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August 21, 2004

Good timing (and good analysis) in Wisconsin

Just appearing on-line this morning is an interesting opinion in US v. Hamilton, 2004 U.S. Dist. LEXIS 16432 (W.D. Wisc. Aug. 17, 2004), in which District Judge Barbara Crabb thoughtfully explores whether a defendant's motion to reduce his sentence pursuant to 28 U.S.C. § 2255 based on Blakely is timely. The case is factually interesting because Hamilton seeks relief now though he was convicted over a decade ago and through his sentence became technically "final" in July 1994. The case is legally interesting because Judge Crabb astutely recognizes that Hamilton's Blakely claim, though now raised a decade after his conviction and sentence became final, might still be viable.

Judge Crabb first notes that defendant's "motion is not timely unless he can bring it under one of the exceptions to the usual one-year statute of limitations contained in § 2255." Working through the language of § 2255 and noting that to date "no court has held that ... the [Blakely] right applies retroactively to cases on collateral review," Judge Crabb ultimately concludes that Hamilton's "motion is premature." She then explains that "in these circumstances, the issue is whether [the 2255 motion] should be denied without prejudice, permitted but stayed or denied outright."

On the question of what now to do with the Hamilton's 2255 motion, Judge Crabb runs through the following thoughtful analysis:

On first consideration, it appears that defendant would not lose any rights if his motion were denied without prejudice. However, two matters give me pause.... As unlikely as it is, it is not beyond the realm of possibility that the Supreme Court would rule that Blakely applies to the sentencing guidelines, that this holding was obvious in the Blakely decision and that P 6 of § 2255 should be read as holding that the filing time begins to run on the day that the Supreme Court recognizes a new right, not on the day that the right is made retroactively applicable to cases on collateral review. If that were to happen, any defendant who had not filed within one year of the Blakely decision would be barred from obtaining the benefit of the decision.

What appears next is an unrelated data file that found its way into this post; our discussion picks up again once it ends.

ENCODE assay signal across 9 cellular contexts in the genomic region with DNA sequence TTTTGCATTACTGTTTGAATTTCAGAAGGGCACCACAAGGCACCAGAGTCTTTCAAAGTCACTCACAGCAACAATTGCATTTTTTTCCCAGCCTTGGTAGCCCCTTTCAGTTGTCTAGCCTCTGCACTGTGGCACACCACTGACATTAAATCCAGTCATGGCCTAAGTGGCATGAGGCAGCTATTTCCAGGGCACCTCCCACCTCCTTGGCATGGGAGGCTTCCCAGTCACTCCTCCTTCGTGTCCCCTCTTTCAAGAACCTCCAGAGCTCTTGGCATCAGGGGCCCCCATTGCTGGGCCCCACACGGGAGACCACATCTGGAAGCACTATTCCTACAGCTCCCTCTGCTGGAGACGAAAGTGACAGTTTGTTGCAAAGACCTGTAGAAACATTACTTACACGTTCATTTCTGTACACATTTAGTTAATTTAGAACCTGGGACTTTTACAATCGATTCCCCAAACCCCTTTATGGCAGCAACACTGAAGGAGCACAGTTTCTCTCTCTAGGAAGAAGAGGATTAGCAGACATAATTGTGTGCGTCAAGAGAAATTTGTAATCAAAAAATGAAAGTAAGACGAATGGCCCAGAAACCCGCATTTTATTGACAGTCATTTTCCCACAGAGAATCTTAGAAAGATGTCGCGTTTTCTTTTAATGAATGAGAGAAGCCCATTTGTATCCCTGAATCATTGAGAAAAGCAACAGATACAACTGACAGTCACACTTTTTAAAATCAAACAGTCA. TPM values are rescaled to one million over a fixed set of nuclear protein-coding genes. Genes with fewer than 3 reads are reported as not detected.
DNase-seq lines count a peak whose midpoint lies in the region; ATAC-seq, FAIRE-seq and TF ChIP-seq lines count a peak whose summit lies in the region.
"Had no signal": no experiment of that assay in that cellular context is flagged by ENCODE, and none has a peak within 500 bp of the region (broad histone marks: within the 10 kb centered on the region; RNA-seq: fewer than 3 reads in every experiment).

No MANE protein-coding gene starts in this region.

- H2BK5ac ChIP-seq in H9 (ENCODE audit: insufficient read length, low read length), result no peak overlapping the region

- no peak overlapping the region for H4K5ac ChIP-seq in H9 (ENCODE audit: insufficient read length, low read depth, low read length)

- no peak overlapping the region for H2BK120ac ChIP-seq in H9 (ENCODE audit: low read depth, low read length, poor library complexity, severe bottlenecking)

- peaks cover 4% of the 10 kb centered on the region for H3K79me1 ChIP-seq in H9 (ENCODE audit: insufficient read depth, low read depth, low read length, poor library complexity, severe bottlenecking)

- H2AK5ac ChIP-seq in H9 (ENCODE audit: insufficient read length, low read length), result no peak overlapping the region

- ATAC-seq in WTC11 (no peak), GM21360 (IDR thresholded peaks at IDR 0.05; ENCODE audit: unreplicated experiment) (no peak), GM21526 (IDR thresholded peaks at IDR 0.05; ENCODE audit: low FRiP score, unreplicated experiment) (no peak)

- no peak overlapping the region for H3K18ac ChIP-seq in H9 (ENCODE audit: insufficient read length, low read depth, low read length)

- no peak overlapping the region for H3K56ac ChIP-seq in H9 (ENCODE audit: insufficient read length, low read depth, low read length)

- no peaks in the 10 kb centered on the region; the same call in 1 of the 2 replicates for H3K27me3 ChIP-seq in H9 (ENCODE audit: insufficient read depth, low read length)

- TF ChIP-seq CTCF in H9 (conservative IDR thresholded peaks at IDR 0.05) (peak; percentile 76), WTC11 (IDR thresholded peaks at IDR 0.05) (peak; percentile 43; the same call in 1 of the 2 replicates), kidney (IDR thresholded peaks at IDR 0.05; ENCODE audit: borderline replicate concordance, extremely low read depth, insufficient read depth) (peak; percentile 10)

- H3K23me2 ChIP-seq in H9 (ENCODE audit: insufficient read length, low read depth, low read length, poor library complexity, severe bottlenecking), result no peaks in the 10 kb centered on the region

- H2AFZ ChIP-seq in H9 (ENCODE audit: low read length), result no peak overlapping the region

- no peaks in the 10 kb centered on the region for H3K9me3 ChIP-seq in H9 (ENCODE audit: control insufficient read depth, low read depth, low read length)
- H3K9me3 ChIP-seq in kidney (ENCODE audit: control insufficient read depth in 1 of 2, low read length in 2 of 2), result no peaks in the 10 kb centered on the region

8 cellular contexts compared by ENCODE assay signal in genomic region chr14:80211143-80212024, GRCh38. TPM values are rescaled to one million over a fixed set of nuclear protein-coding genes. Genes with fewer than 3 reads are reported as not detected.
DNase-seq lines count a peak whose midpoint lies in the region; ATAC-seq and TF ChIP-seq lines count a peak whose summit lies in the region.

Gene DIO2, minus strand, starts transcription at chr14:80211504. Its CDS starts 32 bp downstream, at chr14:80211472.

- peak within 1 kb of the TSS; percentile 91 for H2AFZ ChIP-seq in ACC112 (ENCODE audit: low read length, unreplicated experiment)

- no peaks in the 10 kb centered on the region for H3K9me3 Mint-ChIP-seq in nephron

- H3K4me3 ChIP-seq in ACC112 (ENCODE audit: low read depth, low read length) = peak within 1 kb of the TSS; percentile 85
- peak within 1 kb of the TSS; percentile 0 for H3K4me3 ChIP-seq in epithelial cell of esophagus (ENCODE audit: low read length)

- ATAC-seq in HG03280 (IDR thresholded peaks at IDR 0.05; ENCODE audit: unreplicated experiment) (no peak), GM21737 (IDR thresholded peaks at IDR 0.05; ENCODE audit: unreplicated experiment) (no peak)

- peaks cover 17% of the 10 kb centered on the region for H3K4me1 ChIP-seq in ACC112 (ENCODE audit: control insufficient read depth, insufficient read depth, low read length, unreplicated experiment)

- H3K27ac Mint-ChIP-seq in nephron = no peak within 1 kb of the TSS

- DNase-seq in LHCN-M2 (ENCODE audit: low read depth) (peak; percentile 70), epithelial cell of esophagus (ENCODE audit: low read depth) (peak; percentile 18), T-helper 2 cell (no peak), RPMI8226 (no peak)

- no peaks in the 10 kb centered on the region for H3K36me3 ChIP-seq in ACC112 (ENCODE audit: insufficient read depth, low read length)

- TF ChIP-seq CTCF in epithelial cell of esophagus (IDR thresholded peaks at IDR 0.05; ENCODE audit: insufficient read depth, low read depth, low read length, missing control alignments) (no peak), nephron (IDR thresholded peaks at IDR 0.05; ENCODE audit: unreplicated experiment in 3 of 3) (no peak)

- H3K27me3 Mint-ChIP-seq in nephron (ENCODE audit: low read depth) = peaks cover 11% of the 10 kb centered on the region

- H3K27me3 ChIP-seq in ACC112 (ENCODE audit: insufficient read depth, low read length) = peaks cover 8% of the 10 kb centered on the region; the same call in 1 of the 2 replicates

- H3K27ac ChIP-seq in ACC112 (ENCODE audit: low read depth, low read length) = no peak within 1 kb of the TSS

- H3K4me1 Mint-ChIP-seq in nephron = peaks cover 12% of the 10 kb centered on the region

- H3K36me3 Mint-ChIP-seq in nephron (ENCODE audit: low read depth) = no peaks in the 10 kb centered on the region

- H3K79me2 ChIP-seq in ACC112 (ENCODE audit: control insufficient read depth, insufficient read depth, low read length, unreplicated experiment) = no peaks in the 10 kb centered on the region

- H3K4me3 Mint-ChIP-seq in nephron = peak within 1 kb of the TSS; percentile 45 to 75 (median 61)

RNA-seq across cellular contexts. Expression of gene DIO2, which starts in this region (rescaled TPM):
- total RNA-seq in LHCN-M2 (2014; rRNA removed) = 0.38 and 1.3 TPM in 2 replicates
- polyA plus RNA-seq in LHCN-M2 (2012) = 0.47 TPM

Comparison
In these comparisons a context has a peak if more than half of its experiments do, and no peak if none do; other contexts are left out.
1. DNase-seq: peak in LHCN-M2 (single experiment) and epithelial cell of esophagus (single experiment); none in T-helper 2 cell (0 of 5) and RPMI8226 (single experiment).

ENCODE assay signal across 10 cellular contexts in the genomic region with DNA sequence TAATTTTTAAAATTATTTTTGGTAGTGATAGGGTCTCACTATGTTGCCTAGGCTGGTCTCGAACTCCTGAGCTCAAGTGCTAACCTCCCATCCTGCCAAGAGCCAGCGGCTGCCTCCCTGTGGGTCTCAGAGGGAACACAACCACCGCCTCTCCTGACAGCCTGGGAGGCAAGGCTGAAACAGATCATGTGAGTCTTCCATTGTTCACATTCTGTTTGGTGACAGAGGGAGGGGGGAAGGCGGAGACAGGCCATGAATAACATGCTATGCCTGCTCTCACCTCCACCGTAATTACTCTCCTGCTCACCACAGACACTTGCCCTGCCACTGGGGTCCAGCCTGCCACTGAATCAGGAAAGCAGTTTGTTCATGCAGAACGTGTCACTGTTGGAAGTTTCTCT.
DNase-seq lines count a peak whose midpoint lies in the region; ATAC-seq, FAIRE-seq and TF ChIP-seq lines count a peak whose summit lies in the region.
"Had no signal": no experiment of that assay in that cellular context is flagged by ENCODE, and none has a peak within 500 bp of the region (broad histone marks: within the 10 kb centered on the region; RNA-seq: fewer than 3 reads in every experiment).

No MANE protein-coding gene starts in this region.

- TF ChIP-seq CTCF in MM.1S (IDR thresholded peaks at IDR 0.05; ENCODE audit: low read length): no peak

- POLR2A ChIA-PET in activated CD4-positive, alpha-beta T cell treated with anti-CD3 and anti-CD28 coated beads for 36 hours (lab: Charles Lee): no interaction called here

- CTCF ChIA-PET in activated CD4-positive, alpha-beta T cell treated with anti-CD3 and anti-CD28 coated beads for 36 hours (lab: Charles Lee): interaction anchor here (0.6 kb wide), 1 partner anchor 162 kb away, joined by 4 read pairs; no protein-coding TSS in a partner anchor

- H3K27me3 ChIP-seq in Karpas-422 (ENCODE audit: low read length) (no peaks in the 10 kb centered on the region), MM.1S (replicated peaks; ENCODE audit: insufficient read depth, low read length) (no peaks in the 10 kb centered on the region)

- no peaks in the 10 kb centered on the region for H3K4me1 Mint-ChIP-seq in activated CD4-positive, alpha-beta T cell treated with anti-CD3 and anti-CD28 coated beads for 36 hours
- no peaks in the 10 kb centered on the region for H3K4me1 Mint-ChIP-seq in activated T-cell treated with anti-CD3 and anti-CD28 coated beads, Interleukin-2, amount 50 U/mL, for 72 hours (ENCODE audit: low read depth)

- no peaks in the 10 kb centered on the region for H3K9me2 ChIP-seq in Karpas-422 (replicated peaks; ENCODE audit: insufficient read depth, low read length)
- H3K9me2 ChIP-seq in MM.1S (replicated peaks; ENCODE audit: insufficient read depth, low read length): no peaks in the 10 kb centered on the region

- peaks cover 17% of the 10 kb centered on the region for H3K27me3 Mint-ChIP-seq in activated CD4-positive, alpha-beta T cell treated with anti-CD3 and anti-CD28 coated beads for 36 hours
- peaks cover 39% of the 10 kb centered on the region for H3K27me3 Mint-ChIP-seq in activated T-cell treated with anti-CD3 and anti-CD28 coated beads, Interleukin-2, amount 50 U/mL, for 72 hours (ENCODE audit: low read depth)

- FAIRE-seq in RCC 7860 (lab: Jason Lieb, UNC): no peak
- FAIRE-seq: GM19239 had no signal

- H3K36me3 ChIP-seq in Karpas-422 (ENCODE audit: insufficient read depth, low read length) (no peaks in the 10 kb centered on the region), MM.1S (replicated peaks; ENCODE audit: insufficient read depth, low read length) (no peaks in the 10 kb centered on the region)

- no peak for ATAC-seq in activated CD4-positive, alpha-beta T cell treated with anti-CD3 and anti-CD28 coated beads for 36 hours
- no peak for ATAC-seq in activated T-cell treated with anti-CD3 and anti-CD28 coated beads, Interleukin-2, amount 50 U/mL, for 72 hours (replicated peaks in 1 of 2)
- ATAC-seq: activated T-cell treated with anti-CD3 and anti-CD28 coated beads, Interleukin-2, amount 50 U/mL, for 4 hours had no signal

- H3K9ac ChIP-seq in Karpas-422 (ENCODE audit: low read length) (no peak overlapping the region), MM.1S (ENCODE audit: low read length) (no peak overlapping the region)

The other factor is more likely and also more problematic. Now that defendant has filed his § 2255 motion with the court, I do not think I am free to ignore it or to treat it as anything other than the § 2255 motion it is intended to be. Thus, it becomes defendant's first filed § 2255 motion. If I deny it outright as premature, it is possible that the next motion that defendant files will have to be considered a second petition, subject to more onerous requirements under § 2255. To avoid this obvious prejudice to defendant, I will hold his present motion in abeyance, pending a decision on Booker. If in that case, the Supreme Court holds that Blakely does not apply to the sentencing guidelines, I will deny defendant's motion. If the Supreme Court reaches the opposite conclusion, I will allow the parties to brief the question of retroactivity at that time, together with any other issues that might bear on defendant's motion.

August 21, 2004 at 08:56 AM | Permalink


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